October 31, 2011
October 31, 2011
If no action is taken to improve the solvency of Ohio's unemployment compensation trust fund, Ohio employers and the state itself will pay close to half a billion dollars in taxes and interest between September 2011 and the end of 2013. Ohio underfunded its UC system, leaving it among the states least prepared to face bad times and helping generate a $2.3 billion debt to the federal government. This October 2011 report concludes that after years of underfunding this crucial system, Ohio should face up to the need for more adequate financing and a higher taxable wage base.Press release
Ohio’s unemployment compensation trust fund — the money that pays benefits to unemployed Ohioans — has been broke for more than two years. If no action is taken, Ohio employers and the state itself will pay close to half a billion dollars in taxes and interest between last month and the end of 2013. Employers will find their unemployment taxes going up, beginning with a $21 charge for each employee making $7,000 in January 2012—and employers that have laid off the fewest employees will see the largest relative increases in tax rates. Already, the state has taken $70 million that had been intended first for anti-smoking programs and then for health and human-service programs and diverted it to pay interest on our $2.3 billion unemployment debt. If a long-term plan is not developed to begin rebuilding the fund, the state runs the risk of having a large, long-term debt to the federal government — a debt that will siphon off badly needed state resources, burden employers and could threaten the UC system, weakening coverage for jobless workers and reducing its positive effect on the economy.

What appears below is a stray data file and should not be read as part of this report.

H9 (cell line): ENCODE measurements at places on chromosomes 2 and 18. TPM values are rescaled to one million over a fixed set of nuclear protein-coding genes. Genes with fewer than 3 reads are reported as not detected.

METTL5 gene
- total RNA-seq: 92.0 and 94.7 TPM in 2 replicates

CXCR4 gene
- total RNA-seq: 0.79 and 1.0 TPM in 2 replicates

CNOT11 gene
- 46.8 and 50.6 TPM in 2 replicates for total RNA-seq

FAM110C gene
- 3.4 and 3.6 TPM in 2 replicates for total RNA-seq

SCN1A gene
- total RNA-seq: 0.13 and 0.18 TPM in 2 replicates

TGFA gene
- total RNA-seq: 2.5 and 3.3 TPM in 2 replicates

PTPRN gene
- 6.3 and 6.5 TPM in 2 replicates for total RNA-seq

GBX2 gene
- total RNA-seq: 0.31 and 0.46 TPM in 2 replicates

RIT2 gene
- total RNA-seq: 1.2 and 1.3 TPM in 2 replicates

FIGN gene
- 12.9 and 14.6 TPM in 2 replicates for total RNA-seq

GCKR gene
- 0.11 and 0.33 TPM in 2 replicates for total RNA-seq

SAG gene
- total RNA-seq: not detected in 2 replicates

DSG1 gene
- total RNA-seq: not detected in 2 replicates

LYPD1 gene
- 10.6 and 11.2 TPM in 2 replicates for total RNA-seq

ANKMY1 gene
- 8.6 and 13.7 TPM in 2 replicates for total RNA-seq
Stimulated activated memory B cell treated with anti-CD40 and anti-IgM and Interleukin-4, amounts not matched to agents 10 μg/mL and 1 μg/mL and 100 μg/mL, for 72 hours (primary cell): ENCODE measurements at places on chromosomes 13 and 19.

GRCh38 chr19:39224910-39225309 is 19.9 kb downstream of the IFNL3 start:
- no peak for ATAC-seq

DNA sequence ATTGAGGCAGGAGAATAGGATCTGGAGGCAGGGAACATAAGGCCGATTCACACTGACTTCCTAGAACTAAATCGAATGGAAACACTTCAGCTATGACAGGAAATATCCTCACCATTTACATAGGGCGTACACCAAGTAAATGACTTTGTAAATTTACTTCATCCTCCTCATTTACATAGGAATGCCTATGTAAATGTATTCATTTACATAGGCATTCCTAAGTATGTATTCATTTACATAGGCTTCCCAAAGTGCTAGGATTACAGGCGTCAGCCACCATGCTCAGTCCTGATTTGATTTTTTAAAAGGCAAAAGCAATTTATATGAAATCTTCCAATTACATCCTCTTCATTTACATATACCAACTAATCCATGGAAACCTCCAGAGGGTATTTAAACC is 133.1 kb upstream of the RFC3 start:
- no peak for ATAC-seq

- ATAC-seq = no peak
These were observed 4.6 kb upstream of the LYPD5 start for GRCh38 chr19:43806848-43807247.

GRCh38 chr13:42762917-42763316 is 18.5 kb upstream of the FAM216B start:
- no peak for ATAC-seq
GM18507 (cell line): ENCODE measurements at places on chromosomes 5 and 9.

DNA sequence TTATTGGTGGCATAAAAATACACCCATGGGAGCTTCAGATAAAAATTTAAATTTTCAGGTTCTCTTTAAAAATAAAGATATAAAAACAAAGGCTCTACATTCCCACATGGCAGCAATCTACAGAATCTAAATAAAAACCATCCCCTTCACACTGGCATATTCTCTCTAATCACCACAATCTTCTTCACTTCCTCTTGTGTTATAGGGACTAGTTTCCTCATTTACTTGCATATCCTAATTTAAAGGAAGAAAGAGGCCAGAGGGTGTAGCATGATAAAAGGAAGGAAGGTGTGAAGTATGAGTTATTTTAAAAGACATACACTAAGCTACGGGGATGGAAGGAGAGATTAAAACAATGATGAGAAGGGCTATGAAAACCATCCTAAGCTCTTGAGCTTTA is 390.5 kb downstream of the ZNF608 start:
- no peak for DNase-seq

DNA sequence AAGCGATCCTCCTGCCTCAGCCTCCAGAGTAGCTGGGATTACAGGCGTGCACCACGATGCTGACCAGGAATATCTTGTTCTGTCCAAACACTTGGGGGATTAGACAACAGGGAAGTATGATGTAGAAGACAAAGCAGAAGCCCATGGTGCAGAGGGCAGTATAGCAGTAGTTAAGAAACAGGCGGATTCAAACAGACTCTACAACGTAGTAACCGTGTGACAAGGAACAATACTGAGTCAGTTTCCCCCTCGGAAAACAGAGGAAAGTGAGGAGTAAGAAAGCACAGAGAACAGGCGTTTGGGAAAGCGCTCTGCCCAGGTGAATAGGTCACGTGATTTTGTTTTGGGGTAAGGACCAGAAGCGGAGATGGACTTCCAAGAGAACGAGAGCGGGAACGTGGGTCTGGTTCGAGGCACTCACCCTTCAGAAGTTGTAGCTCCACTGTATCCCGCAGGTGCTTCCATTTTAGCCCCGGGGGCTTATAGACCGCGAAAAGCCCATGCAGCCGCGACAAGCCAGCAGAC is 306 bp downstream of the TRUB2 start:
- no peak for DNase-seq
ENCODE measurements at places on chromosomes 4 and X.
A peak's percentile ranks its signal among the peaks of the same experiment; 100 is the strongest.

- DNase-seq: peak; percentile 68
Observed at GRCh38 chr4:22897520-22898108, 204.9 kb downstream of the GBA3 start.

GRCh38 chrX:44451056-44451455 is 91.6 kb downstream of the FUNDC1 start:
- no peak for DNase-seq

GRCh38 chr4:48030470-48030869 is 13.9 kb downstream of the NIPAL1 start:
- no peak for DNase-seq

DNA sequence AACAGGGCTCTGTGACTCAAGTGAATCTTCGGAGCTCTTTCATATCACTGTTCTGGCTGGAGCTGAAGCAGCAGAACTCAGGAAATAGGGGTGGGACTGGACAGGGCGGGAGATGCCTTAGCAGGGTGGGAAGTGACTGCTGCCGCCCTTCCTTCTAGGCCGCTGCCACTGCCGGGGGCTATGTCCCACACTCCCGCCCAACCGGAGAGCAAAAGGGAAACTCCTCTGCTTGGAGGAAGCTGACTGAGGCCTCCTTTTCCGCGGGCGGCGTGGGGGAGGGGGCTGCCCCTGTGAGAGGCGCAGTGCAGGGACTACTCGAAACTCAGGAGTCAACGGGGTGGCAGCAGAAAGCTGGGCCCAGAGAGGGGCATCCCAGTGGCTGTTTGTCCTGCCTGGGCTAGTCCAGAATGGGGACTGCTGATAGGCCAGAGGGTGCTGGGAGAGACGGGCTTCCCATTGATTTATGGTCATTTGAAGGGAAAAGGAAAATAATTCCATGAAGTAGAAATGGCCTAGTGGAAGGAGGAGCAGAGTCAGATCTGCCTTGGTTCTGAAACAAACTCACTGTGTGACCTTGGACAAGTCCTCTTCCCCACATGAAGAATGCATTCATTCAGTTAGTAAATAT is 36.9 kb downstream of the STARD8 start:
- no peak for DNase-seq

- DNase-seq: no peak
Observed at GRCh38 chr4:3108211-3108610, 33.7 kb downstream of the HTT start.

Unemployment compensation not only provides a crucial backstop to jobless workers and their families — more than 3 million Americans avoided poverty in 2010 because of UC, according to the Census Bureau — it injects funds into the economy when they are most needed, acting as an automatic stabilizer. This eased the effects of the downturn.
Ohio, however, has underfunded its UC system. For 11 out of the past 12 years, employers have paid less into the fund than was paid out in benefits. Like Ohio, more than half the states are borrowing from the federal government to pay unemployment benefits. But Ohio’s system was among the least prepared to face a serious recession.
Ohio’s trust fund has not met generally accepted solvency standards since 1974. Even in 2000, when Ohio had more than $2.2 billion in its fund, the state had less than two-thirds of the needed reserves to meet the benchmark, recommended by a nonpartisan federal commission. That year, 28 other states met the benchmark, while only six states had a poorer solvency position than Ohio. The situation was similar in 2007, as the recession began. Altogether, if Ohio employers had paid the average tax paid by employers across the U.S. between 1996 and 2006, the state trust fund would have received an additional $1.7 billion, or most of the deficit we currently face. While it’s not unreasonable that Ohio had to borrow during this period of high and long-term unemployment, it’s clear that Ohio’s UC solvency problem is not so much a product of the poor economy as much as poor policy.